What to Know
- Lawsuit claims excessive force, lack of training by Balch Springs, former officer Roy Oliver
- Oliver was suspended for 16 hours in 2013 for behavior in a court case
- In a 2017 employment evaluation, supervisors noted Oliver was disrespectful to a citizen on a call
The family of 15-year-old Jordan Edwards, the teenager who was shot by a now-former Balch Springs police officer, have filed suit against the city, department and the officer.
The lawsuit by the Edwards family, filed in Dallas on Friday, claims Roy Oliver used excessive and deadly force while on the call and lacked proper training in his job as a police officer for the City of Balch Springs.
Oliver was released on bond late Friday after being arrested on a murder charge of Edwards on April 29.
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In the suit, the family's attorney said when the teens heard what sounded like gunshots, they tried to leave the area but said Oliver shot into the vehicle with a rifle. Edwards was shot in the head, according to the lawsuit, and his brother drove away after the shooting and called his father.
Oliver and officers were dispatched to the area after a neighbor called police reporting a party with intoxicated teenagers. When officers arrived in the area, there was a report of shots being fired.
Edwards was in a vehicle with other teens when Oliver fired his weapon, according to an arrest warrant. Oliver was fired from the department after the chief learned the vehicle Edwards was in was moving away from the officer, not toward the officer as initially stated by the chief.
The attorney said as the driver of the car was stepping out of the vehicle for police, he went the wrong direction and an officer said, "this n----- doesn't know his f----- left from his right."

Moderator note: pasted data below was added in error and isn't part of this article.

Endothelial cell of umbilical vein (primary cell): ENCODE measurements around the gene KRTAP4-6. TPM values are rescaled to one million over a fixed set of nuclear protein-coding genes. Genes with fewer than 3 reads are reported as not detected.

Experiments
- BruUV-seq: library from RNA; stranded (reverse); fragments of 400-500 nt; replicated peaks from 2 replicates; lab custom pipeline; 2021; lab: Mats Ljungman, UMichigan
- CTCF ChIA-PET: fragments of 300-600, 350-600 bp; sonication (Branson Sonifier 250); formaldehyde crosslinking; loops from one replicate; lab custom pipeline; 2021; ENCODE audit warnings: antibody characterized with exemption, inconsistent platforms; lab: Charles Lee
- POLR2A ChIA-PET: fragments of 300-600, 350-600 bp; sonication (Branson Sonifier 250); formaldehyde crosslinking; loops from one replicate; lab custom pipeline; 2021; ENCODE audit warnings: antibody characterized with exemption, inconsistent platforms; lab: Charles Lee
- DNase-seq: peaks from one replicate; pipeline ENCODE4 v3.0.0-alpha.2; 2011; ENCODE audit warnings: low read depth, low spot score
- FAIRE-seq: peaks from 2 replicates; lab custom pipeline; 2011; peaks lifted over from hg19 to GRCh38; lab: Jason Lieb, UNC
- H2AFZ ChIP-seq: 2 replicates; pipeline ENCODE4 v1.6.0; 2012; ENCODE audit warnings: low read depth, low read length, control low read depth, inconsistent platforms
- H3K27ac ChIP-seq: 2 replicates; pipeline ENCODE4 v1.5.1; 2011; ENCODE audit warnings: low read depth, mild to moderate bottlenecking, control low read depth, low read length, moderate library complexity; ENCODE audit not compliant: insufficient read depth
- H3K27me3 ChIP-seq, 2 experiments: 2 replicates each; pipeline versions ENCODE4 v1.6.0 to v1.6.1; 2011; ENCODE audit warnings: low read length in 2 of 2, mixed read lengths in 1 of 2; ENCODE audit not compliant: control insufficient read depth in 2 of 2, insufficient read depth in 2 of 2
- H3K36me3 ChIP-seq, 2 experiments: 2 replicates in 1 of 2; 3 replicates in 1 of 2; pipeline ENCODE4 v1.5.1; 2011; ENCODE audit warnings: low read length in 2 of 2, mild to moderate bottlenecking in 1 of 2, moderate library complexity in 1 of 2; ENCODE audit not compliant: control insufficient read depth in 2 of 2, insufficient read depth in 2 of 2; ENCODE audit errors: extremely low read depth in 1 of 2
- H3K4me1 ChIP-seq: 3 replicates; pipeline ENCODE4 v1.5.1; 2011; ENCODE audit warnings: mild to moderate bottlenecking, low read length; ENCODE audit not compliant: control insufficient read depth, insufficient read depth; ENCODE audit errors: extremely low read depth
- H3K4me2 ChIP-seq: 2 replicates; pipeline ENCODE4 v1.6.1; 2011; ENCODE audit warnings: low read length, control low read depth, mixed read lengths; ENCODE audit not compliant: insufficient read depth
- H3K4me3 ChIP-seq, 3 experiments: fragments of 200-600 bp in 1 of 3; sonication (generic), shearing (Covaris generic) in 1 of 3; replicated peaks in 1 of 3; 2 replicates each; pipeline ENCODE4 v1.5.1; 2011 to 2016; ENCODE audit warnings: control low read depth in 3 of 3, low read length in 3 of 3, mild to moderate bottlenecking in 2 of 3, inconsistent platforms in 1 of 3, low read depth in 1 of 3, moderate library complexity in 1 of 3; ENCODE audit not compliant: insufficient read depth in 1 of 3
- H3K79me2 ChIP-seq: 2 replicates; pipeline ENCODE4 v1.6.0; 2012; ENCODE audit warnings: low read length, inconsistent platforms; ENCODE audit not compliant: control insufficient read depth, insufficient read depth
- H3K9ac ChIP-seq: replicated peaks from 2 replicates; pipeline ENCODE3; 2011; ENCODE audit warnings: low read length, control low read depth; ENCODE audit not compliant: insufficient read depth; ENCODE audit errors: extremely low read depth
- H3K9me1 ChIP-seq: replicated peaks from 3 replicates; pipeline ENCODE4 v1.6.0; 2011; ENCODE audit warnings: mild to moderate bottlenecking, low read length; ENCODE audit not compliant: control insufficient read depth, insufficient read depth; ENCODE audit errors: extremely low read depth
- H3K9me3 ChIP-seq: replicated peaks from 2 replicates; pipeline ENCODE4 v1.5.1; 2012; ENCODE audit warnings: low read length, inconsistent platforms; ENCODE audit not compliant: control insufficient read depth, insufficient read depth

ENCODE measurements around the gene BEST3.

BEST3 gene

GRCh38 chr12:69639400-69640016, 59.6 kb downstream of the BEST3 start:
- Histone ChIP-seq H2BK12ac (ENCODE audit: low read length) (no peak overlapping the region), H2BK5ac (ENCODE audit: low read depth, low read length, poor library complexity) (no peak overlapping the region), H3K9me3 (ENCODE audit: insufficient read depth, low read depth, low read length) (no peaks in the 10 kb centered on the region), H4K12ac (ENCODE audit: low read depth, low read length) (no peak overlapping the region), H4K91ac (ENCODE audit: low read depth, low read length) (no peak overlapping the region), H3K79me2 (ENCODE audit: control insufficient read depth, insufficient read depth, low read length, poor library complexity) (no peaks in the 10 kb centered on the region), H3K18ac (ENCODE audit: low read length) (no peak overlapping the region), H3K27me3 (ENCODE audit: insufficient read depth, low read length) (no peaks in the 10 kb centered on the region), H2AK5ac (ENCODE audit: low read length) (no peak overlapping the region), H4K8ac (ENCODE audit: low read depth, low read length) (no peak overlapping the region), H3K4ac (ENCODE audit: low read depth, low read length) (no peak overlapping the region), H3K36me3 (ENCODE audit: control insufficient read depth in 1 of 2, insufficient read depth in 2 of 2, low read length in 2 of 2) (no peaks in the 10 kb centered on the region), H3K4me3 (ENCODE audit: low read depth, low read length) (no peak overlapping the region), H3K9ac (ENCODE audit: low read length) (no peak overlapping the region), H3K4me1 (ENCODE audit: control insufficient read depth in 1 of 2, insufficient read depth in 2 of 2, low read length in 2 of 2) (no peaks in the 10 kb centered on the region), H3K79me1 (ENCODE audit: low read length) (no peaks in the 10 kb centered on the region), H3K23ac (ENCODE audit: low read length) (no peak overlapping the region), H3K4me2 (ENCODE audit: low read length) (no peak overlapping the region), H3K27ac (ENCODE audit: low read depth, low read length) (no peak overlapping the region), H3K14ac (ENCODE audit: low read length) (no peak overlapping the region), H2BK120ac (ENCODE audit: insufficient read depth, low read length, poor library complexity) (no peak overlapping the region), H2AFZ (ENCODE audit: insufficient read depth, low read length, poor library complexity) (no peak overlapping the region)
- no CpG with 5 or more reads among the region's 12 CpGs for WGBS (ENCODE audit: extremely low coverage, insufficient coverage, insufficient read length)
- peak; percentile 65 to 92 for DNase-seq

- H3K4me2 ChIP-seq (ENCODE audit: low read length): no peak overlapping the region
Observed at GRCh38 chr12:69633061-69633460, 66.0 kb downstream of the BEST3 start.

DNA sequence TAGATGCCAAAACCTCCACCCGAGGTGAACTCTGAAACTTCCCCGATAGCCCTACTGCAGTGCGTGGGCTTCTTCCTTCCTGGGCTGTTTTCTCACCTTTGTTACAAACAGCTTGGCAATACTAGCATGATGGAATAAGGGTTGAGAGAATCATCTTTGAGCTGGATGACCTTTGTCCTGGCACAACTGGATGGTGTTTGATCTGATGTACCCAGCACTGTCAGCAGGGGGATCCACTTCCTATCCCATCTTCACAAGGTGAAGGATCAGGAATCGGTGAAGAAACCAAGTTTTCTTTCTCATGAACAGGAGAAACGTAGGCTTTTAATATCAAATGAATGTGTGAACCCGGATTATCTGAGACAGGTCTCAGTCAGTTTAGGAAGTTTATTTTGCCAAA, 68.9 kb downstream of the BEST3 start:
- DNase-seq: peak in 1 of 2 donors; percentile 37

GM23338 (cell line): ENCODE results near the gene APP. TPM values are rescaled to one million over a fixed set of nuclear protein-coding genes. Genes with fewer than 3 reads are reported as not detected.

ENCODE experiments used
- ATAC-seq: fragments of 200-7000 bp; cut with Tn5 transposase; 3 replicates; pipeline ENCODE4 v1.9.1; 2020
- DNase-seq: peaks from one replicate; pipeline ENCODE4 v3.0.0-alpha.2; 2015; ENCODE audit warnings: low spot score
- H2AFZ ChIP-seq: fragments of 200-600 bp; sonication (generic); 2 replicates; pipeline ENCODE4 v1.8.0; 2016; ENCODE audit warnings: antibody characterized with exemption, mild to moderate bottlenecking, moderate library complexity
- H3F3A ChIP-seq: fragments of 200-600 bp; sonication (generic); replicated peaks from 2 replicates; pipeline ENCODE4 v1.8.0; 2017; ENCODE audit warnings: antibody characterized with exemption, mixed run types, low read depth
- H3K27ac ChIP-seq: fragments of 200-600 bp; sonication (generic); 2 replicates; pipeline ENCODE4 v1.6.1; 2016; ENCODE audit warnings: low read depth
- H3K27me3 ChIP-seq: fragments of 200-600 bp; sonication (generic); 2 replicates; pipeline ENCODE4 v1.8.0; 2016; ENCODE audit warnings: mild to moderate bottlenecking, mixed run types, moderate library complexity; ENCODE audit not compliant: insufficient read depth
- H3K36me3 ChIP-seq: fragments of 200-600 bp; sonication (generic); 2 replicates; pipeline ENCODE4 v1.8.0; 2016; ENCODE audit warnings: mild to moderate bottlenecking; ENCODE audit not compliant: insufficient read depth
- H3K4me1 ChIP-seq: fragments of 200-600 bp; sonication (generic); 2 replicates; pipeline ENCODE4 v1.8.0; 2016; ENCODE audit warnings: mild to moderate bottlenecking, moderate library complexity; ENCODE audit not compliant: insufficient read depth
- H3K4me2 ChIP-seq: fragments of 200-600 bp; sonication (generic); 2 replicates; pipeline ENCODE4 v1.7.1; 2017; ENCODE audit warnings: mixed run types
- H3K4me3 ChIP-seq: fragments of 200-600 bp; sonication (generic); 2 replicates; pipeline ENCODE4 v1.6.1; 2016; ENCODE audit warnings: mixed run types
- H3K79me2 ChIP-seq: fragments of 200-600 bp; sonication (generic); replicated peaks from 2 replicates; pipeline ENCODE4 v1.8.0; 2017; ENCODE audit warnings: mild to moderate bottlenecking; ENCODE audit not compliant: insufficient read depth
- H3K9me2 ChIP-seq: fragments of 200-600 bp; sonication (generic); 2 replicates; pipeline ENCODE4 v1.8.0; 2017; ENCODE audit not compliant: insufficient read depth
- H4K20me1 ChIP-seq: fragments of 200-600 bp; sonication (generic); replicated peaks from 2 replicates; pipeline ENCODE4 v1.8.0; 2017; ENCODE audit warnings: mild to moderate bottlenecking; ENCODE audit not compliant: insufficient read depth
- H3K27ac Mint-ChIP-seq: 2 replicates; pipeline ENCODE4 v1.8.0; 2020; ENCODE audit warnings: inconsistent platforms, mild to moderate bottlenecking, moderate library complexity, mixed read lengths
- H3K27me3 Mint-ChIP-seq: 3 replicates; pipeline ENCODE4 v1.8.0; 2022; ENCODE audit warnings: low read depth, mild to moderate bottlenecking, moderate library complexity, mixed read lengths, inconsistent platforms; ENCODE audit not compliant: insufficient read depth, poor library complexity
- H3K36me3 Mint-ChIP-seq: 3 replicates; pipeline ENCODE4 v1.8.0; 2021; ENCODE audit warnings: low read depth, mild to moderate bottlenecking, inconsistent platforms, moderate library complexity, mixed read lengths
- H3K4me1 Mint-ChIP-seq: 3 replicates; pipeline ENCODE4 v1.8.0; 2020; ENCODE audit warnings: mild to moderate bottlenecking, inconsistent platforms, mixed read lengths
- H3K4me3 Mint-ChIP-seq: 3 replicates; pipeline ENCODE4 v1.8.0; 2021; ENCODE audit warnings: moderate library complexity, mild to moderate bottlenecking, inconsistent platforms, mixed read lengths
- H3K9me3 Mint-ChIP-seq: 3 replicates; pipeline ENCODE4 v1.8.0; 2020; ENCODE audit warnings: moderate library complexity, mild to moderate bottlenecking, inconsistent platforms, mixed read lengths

The family also claims Edwards' brother was handcuffed and taken into police custody.
The lawsuit cites an instance in 2013 where Oliver was suspended by the Balch Springs Police Department for 16 hours for his behavior as a witness in a Dallas County DWI case.
In the personnel files from Balch Springs, obtained under an open records request, the Dallas County District Attorney's Office filed a complaint against Oliver because it was difficult to get him to show up for court and his language used in court.
Oliver admitted he was "angry and aggressive while at court," according to a discipline document from the department.
The documents said Oliver admitted to responding to a prosecutor's question with, "I don't understand the f----- question."
In the disciplinary document prepared by then-chief Ed Morris, prosecutors sent text messages each other saying Oliver was not going to be a cooperative witness in the case and in an e-mail one prosecutor said Oliver was a "scary person to have in our workroom."
Oliver was suspended for 16 hours, but according to his personnel file, he gave up sick time in lieu of being suspended. He also received training in anger management and courtroom demeanor and testimony.
Oliver's most recent employment evaluation in January included an instance where he was "disrespectful to a civilian on a call." The evaluation said, "it was an isolated incident that was documented and not repeated."
The Edwards family is asking for a jury to hear their case in federal court. An attorney for Oliver has not responded to calls for comment since Oliver's arrest on Friday.
On Sunday, Dallas County Judge Clay Jenkins released a statement about the deadly shooting.